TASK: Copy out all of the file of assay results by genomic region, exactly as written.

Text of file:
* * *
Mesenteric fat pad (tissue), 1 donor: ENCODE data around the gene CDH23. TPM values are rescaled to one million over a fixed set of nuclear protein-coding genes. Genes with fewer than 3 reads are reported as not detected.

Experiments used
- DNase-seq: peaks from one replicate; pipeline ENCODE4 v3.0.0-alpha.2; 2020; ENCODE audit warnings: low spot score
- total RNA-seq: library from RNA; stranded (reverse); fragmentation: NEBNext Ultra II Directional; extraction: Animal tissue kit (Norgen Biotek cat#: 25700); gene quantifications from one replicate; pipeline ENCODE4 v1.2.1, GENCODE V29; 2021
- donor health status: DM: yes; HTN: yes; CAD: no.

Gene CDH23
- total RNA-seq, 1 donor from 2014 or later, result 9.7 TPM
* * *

Mesenteric fat pad (tissue), 1 donor: ENCODE data around the gene CDH23. TPM values are rescaled to one million over a fixed set of nuclear protein-coding genes. Genes with fewer than 3 reads are reported as not detected.

Experiments used
- DNase-seq: peaks from one replicate; pipeline ENCODE4 v3.0.0-alpha.2; 2020; ENCODE audit warnings: low spot score
- total RNA-seq: library from RNA; stranded (reverse); fragmentation: NEBNext Ultra II Directional; extraction: Animal tissue kit (Norgen Biotek cat#: 25700); gene quantifications from one replicate; pipeline ENCODE4 v1.2.1, GENCODE V29; 2021
- donor health status: DM: yes; HTN: yes; CAD: no.

Gene CDH23
- total RNA-seq, 1 donor from 2014 or later, result 9.7 TPM